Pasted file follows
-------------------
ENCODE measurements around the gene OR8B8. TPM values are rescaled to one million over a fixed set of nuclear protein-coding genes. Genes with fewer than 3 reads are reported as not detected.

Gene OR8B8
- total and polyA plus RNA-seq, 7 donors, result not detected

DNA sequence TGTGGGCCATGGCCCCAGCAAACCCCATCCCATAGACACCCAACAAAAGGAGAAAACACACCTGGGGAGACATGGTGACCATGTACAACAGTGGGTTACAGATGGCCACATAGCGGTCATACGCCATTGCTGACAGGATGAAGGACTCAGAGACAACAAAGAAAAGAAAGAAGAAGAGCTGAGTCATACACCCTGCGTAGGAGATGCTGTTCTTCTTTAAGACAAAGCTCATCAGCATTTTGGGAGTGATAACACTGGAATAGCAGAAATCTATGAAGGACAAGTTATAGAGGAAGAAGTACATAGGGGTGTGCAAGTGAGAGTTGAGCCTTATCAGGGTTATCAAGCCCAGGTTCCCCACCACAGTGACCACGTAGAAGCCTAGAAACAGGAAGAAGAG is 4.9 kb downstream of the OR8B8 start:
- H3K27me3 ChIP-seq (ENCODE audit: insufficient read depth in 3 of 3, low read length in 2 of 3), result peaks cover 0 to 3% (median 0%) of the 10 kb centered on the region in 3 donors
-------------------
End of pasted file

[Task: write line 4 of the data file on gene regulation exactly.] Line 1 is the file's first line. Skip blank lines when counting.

DNA sequence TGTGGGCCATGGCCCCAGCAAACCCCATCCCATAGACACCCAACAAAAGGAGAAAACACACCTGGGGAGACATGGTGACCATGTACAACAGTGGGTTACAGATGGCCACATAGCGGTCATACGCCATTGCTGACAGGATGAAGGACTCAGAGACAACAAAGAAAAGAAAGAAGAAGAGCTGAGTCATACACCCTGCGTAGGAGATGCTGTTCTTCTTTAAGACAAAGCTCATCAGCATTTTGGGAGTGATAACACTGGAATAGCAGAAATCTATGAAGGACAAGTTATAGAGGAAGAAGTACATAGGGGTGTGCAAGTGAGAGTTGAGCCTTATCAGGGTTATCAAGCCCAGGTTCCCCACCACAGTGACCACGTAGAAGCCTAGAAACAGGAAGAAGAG is 4.9 kb downstream of the OR8B8 start: